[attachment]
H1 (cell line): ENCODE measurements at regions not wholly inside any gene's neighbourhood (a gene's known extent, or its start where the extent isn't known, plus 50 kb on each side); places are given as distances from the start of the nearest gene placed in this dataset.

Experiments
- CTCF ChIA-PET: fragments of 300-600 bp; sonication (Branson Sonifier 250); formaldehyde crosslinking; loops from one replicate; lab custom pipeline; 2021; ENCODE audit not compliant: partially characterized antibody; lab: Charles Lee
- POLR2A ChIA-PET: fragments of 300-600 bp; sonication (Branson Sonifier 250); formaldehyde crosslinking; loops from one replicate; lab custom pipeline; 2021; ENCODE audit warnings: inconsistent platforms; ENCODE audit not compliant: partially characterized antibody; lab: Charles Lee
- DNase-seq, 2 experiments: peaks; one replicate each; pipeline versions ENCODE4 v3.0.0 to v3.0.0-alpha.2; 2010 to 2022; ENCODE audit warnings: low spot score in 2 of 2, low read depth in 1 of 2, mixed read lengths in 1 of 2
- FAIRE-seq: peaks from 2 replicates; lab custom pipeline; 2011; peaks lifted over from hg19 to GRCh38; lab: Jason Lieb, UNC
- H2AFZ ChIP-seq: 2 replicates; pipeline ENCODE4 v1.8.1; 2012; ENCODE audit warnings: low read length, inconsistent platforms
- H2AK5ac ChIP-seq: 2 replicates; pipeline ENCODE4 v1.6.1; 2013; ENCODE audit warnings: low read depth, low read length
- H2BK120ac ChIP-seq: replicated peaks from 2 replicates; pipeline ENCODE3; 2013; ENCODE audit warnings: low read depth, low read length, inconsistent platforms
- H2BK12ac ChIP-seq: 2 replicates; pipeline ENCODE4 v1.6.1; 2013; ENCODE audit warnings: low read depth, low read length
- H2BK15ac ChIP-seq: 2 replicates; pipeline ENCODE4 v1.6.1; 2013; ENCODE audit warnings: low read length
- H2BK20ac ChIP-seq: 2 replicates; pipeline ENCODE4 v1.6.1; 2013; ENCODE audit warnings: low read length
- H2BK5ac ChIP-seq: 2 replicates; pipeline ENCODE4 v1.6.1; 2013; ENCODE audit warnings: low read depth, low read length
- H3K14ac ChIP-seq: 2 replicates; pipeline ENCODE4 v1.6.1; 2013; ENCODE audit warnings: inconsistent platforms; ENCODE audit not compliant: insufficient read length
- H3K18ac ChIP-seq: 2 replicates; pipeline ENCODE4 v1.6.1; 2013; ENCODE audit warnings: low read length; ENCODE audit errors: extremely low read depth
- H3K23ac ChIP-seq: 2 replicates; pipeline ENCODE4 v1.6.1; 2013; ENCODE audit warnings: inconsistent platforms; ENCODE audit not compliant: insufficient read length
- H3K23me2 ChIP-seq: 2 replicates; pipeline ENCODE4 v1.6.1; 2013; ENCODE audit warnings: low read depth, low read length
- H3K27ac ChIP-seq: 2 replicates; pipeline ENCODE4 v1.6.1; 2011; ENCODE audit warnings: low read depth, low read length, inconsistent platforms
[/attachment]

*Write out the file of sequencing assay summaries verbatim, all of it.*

H1 (cell line): ENCODE measurements at regions not wholly inside any gene's neighbourhood (a gene's known extent, or its start where the extent isn't known, plus 50 kb on each side); places are given as distances from the start of the nearest gene placed in this dataset.

Experiments
- CTCF ChIA-PET: fragments of 300-600 bp; sonication (Branson Sonifier 250); formaldehyde crosslinking; loops from one replicate; lab custom pipeline; 2021; ENCODE audit not compliant: partially characterized antibody; lab: Charles Lee
- POLR2A ChIA-PET: fragments of 300-600 bp; sonication (Branson Sonifier 250); formaldehyde crosslinking; loops from one replicate; lab custom pipeline; 2021; ENCODE audit warnings: inconsistent platforms; ENCODE audit not compliant: partially characterized antibody; lab: Charles Lee
- DNase-seq, 2 experiments: peaks; one replicate each; pipeline versions ENCODE4 v3.0.0 to v3.0.0-alpha.2; 2010 to 2022; ENCODE audit warnings: low spot score in 2 of 2, low read depth in 1 of 2, mixed read lengths in 1 of 2
- FAIRE-seq: peaks from 2 replicates; lab custom pipeline; 2011; peaks lifted over from hg19 to GRCh38; lab: Jason Lieb, UNC
- H2AFZ ChIP-seq: 2 replicates; pipeline ENCODE4 v1.8.1; 2012; ENCODE audit warnings: low read length, inconsistent platforms
- H2AK5ac ChIP-seq: 2 replicates; pipeline ENCODE4 v1.6.1; 2013; ENCODE audit warnings: low read depth, low read length
- H2BK120ac ChIP-seq: replicated peaks from 2 replicates; pipeline ENCODE3; 2013; ENCODE audit warnings: low read depth, low read length, inconsistent platforms
- H2BK12ac ChIP-seq: 2 replicates; pipeline ENCODE4 v1.6.1; 2013; ENCODE audit warnings: low read depth, low read length
- H2BK15ac ChIP-seq: 2 replicates; pipeline ENCODE4 v1.6.1; 2013; ENCODE audit warnings: low read length
- H2BK20ac ChIP-seq: 2 replicates; pipeline ENCODE4 v1.6.1; 2013; ENCODE audit warnings: low read length
- H2BK5ac ChIP-seq: 2 replicates; pipeline ENCODE4 v1.6.1; 2013; ENCODE audit warnings: low read depth, low read length
- H3K14ac ChIP-seq: 2 replicates; pipeline ENCODE4 v1.6.1; 2013; ENCODE audit warnings: inconsistent platforms; ENCODE audit not compliant: insufficient read length
- H3K18ac ChIP-seq: 2 replicates; pipeline ENCODE4 v1.6.1; 2013; ENCODE audit warnings: low read length; ENCODE audit errors: extremely low read depth
- H3K23ac ChIP-seq: 2 replicates; pipeline ENCODE4 v1.6.1; 2013; ENCODE audit warnings: inconsistent platforms; ENCODE audit not compliant: insufficient read length
- H3K23me2 ChIP-seq: 2 replicates; pipeline ENCODE4 v1.6.1; 2013; ENCODE audit warnings: low read depth, low read length
- H3K27ac ChIP-seq: 2 replicates; pipeline ENCODE4 v1.6.1; 2011; ENCODE audit warnings: low read depth, low read length, inconsistent platforms